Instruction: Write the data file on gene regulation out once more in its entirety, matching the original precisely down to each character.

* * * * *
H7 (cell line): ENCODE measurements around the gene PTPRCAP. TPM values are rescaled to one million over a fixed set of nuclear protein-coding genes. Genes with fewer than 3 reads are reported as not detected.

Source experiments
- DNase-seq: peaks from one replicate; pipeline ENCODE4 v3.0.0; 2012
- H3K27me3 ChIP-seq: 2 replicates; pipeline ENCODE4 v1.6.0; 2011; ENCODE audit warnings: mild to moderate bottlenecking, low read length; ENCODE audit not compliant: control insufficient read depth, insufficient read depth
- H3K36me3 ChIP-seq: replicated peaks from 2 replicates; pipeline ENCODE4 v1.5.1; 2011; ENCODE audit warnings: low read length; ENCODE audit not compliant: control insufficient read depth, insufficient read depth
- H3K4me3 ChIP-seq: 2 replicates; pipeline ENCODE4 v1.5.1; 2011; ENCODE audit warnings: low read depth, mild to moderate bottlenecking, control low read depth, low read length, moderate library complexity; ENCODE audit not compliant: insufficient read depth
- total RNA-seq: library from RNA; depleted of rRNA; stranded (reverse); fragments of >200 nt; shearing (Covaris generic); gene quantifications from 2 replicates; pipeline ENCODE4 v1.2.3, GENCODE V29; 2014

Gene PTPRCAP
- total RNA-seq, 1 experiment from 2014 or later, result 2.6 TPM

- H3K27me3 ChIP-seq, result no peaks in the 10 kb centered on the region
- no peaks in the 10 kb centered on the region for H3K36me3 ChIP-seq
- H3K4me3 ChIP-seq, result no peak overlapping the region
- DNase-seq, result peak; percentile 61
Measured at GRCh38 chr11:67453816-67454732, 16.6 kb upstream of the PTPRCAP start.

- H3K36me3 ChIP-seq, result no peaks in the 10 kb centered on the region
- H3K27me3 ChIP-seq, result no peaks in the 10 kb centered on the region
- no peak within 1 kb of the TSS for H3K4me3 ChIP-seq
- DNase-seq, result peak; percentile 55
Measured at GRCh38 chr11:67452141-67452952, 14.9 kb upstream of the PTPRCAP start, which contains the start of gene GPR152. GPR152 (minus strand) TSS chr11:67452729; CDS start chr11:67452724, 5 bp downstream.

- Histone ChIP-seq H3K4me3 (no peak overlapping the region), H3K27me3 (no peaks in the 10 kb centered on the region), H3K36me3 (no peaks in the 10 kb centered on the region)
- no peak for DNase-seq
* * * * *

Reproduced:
H7 (cell line): ENCODE measurements around the gene PTPRCAP. TPM values are rescaled to one million over a fixed set of nuclear protein-coding genes. Genes with fewer than 3 reads are reported as not detected.

Source experiments
- DNase-seq: peaks from one replicate; pipeline ENCODE4 v3.0.0; 2012
- H3K27me3 ChIP-seq: 2 replicates; pipeline ENCODE4 v1.6.0; 2011; ENCODE audit warnings: mild to moderate bottlenecking, low read length; ENCODE audit not compliant: control insufficient read depth, insufficient read depth
- H3K36me3 ChIP-seq: replicated peaks from 2 replicates; pipeline ENCODE4 v1.5.1; 2011; ENCODE audit warnings: low read length; ENCODE audit not compliant: control insufficient read depth, insufficient read depth
- H3K4me3 ChIP-seq: 2 replicates; pipeline ENCODE4 v1.5.1; 2011; ENCODE audit warnings: low read depth, mild to moderate bottlenecking, control low read depth, low read length, moderate library complexity; ENCODE audit not compliant: insufficient read depth
- total RNA-seq: library from RNA; depleted of rRNA; stranded (reverse); fragments of >200 nt; shearing (Covaris generic); gene quantifications from 2 replicates; pipeline ENCODE4 v1.2.3, GENCODE V29; 2014

Gene PTPRCAP
- total RNA-seq, 1 experiment from 2014 or later, result 2.6 TPM

- H3K27me3 ChIP-seq, result no peaks in the 10 kb centered on the region
- no peaks in the 10 kb centered on the region for H3K36me3 ChIP-seq
- H3K4me3 ChIP-seq, result no peak overlapping the region
- DNase-seq, result peak; percentile 61
Measured at GRCh38 chr11:67453816-67454732, 16.6 kb upstream of the PTPRCAP start.

- H3K36me3 ChIP-seq, result no peaks in the 10 kb centered on the region
- H3K27me3 ChIP-seq, result no peaks in the 10 kb centered on the region
- no peak within 1 kb of the TSS for H3K4me3 ChIP-seq
- DNase-seq, result peak; percentile 55
Measured at GRCh38 chr11:67452141-67452952, 14.9 kb upstream of the PTPRCAP start, which contains the start of gene GPR152. GPR152 (minus strand) TSS chr11:67452729; CDS start chr11:67452724, 5 bp downstream.

- Histone ChIP-seq H3K4me3 (no peak overlapping the region), H3K27me3 (no peaks in the 10 kb centered on the region), H3K36me3 (no peaks in the 10 kb centered on the region)
- no peak for DNase-seq